There are many fine lawyers who endeavor to properly and responsibility [sic] counsel their clients on matters that most would view as far less important than interrogation policy. Many do so with far fewer resources and similar time constraints than those that faced Yoo. (One of the interesting insights from the Margolis and OPR reports is that a junior attorney assisted with much of the drafting of the first two torture memos). But because Yoo had extreme views to begin with, he will not be subjected to discipline for the ideological and slanted nonsense he produced while on the payroll of the American public. Future administrations now have every incentive now to stack the Department of Justice with hardcore ideologues who will embolden the worst impulses of their political masters instead of providing sober and dispassionate analysis.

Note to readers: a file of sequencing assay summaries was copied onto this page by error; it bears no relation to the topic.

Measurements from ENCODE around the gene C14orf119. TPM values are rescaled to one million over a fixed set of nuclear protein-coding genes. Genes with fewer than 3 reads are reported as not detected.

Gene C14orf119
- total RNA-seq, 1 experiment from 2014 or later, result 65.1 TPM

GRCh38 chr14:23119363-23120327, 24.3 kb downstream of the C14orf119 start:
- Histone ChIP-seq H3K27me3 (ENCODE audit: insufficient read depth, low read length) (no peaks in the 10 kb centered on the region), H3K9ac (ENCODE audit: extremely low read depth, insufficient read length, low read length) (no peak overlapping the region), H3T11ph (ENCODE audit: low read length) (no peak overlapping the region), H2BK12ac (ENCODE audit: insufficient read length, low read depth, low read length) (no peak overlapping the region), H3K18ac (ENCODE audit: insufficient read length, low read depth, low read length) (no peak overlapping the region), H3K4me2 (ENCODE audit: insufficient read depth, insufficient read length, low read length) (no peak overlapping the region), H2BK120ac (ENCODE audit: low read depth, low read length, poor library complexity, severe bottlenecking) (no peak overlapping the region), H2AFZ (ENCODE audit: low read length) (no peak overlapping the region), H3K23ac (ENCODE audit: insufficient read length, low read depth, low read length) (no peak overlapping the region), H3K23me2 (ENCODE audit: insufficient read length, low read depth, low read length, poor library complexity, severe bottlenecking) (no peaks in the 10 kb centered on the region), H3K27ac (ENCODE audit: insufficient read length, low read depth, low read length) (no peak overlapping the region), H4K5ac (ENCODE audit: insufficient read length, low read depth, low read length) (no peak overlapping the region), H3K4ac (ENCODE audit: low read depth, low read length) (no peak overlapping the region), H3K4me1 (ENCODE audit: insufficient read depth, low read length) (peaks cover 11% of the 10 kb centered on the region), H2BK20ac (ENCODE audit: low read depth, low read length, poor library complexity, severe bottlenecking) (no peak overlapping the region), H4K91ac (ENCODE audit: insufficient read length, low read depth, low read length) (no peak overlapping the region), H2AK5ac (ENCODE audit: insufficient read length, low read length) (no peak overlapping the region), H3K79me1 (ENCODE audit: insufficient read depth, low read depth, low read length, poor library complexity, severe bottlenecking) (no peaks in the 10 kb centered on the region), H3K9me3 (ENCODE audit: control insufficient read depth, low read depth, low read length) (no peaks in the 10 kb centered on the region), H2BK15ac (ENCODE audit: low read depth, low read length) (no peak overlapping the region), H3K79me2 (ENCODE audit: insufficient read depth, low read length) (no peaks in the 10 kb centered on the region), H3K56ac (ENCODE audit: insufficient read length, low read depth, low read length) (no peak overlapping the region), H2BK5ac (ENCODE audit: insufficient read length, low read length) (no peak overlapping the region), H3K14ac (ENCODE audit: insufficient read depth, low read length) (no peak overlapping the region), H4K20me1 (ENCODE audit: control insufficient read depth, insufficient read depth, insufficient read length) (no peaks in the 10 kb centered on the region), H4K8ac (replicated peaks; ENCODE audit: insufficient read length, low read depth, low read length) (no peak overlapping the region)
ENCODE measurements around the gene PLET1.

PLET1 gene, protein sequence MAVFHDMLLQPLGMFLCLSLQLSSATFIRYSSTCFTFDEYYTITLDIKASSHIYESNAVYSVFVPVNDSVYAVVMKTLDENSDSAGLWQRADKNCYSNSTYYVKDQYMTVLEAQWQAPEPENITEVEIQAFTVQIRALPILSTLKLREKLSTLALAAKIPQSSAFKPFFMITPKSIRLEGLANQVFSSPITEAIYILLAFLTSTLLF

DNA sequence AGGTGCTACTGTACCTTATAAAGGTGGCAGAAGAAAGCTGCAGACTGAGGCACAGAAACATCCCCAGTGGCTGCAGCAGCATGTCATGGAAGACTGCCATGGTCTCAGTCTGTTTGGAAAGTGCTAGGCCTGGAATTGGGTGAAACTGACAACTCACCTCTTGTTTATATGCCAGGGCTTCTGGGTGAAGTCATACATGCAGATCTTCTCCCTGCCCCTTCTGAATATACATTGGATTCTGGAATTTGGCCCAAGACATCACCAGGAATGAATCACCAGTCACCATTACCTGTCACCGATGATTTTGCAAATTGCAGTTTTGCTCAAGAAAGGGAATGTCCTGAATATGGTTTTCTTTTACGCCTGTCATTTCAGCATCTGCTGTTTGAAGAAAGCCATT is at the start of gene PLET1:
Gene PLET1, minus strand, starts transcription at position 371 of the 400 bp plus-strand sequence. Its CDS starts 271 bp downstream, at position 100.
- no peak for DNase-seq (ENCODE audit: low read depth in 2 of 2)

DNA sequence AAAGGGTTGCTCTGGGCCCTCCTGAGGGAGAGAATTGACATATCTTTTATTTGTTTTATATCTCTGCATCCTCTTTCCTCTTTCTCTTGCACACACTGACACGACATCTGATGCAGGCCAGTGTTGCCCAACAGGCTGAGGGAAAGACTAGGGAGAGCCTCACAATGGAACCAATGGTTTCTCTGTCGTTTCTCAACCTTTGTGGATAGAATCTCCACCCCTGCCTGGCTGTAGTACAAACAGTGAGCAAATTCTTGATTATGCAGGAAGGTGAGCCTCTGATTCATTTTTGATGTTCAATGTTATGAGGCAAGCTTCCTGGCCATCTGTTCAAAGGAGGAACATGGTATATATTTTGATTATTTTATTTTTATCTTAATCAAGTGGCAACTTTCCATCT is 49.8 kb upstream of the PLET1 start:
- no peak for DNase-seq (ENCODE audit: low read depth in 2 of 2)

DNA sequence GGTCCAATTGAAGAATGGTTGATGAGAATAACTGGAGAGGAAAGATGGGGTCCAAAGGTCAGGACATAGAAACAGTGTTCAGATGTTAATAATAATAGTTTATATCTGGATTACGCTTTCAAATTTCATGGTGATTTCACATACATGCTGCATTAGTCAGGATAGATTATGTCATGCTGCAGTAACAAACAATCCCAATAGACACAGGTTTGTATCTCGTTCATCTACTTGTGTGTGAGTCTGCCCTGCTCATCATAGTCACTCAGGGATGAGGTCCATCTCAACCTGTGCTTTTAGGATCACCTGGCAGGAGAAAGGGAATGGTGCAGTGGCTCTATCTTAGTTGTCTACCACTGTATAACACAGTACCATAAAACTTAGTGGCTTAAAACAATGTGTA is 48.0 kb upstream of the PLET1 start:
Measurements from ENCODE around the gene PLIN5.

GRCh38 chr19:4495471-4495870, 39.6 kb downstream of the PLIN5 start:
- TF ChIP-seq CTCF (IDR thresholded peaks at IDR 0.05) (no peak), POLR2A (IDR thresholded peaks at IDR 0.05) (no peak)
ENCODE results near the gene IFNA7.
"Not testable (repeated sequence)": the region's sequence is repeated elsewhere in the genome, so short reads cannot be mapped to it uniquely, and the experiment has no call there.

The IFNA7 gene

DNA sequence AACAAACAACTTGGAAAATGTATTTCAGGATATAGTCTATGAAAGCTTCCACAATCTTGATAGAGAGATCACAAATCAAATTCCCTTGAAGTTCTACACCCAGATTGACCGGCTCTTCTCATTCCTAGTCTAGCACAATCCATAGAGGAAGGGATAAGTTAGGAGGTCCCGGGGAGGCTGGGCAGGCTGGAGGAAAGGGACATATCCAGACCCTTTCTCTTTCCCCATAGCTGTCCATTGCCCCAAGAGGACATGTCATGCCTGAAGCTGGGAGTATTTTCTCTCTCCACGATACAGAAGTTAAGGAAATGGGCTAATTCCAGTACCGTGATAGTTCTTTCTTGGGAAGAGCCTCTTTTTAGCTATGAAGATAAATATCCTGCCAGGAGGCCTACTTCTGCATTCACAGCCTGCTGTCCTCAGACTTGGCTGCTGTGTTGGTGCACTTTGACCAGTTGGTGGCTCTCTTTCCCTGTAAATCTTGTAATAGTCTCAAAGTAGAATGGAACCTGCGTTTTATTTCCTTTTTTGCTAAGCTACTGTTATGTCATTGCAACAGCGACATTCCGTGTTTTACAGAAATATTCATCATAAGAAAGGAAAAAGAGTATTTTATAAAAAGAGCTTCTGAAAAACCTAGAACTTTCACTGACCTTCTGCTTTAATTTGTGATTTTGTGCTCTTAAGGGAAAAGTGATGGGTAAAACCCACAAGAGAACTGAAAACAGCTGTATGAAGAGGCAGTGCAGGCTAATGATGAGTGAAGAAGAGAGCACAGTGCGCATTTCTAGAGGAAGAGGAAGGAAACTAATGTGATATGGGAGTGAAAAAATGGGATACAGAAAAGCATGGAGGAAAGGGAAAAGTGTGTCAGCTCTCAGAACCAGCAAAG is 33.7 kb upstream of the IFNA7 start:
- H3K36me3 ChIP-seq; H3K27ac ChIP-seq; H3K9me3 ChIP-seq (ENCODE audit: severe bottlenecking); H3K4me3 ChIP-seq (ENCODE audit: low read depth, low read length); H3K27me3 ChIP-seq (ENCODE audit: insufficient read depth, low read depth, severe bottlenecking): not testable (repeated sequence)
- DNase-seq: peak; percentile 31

My italics. His conclusion:
Reading Margolis's memorandum, one cannot escape the conclusion expressed by Jack Balkin that to be a member in good standing of the legal profession in the United States one need only moral standing that is a hair's breadth above your average mass murderer.